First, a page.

Researchers Calculated a Whale Shark’s Age Based on Cold War-Era Bomb Tests
by Theresa Machemer/Smithsonianmag.com
Whale sharks are the world’s largest fish, recognizable by their white-speckled and striped backs. But as whale sharks age, they also gain stripes on their vertebrae.
The layers, called growth bands, build up like the rings in a tree trunk, so the older a whale shark is, the more bands they have. Now, by using the radioactive chemical signature left behind by Cold War-era nuclear bomb tests, researchers have definitively decoded the big fishes’ bands to figure out how long they live.
The research, published on Monday in Frontiers in Marine Science, settles an ongoing debate over how long it takes each growth band to form; experts previously suggested either 6 or 12 months per band. But getting it right has implications for whale shark conservation strategies. The new evidence points to the longer end of the previous estimates: each band takes about one year to form. And, knowing that, the researchers found that the giant sharks can live to at least 50 years old.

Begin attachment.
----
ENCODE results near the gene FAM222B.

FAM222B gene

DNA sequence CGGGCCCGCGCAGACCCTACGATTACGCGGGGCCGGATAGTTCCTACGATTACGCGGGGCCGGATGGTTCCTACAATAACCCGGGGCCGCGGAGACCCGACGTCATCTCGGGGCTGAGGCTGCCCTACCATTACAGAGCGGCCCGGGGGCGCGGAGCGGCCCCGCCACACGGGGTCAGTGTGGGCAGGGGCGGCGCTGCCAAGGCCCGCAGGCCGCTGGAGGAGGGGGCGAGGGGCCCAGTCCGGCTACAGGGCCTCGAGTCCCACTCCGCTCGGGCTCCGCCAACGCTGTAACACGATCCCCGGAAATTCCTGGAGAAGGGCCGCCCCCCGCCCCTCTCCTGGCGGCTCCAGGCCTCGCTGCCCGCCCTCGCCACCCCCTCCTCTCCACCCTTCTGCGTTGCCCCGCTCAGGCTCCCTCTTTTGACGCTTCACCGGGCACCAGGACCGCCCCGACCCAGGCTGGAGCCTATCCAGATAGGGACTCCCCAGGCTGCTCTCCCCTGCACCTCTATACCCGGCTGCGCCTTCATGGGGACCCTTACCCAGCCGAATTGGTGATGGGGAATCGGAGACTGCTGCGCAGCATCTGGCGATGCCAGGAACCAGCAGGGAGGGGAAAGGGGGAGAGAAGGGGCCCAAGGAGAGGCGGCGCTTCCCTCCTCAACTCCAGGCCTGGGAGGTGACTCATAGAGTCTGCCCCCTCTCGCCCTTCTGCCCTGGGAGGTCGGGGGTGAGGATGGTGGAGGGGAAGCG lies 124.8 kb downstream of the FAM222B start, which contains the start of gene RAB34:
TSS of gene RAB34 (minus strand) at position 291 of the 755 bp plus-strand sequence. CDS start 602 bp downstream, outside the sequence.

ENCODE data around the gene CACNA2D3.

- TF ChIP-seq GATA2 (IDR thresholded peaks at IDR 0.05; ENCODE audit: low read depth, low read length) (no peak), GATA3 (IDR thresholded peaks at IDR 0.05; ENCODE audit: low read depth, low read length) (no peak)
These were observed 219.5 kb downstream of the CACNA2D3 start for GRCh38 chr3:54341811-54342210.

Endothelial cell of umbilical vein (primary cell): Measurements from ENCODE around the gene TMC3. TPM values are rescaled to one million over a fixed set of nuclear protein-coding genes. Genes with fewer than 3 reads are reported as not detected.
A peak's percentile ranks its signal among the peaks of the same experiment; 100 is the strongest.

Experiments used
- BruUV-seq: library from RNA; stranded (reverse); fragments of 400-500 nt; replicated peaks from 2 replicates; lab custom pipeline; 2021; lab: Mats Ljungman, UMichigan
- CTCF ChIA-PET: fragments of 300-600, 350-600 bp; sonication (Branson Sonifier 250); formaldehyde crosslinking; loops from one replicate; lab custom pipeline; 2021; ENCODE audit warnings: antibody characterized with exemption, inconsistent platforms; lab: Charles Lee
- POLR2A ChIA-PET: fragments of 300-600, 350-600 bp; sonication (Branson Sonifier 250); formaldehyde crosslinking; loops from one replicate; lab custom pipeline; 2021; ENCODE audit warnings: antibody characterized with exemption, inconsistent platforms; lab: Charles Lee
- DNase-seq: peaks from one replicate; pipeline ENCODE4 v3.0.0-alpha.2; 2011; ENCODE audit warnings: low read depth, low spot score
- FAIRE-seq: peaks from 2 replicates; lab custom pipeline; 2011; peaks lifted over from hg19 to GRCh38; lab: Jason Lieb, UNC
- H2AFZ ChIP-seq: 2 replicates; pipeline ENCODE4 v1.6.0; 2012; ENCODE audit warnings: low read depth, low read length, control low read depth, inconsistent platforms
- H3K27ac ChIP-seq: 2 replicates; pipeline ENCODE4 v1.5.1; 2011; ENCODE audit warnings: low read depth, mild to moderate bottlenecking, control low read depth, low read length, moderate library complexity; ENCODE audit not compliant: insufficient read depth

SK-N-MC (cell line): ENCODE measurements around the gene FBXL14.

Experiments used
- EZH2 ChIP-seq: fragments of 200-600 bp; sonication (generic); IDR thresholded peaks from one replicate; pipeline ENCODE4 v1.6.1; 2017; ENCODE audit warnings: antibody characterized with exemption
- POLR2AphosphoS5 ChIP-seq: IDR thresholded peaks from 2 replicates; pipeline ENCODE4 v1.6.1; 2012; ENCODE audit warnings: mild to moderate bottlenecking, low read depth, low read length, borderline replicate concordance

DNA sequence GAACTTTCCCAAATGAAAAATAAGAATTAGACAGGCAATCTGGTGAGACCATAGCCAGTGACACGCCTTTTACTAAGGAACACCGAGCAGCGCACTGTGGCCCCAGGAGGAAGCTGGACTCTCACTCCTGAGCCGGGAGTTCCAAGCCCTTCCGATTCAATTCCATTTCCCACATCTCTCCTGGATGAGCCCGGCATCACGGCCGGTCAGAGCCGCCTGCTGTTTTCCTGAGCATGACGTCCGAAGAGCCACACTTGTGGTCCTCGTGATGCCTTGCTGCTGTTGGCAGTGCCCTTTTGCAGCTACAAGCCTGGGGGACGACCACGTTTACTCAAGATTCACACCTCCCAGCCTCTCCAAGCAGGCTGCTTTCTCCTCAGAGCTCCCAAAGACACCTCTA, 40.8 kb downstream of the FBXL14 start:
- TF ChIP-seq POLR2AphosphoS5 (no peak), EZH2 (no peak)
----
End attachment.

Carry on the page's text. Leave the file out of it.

“Basically what we showed is we have a time stamp within the vertebrae,” Mark Meekan, a biologist at the Australian Institute of Marine Science, tells Liz Langley at National Geographic. “We count the bands from there, and ….read more: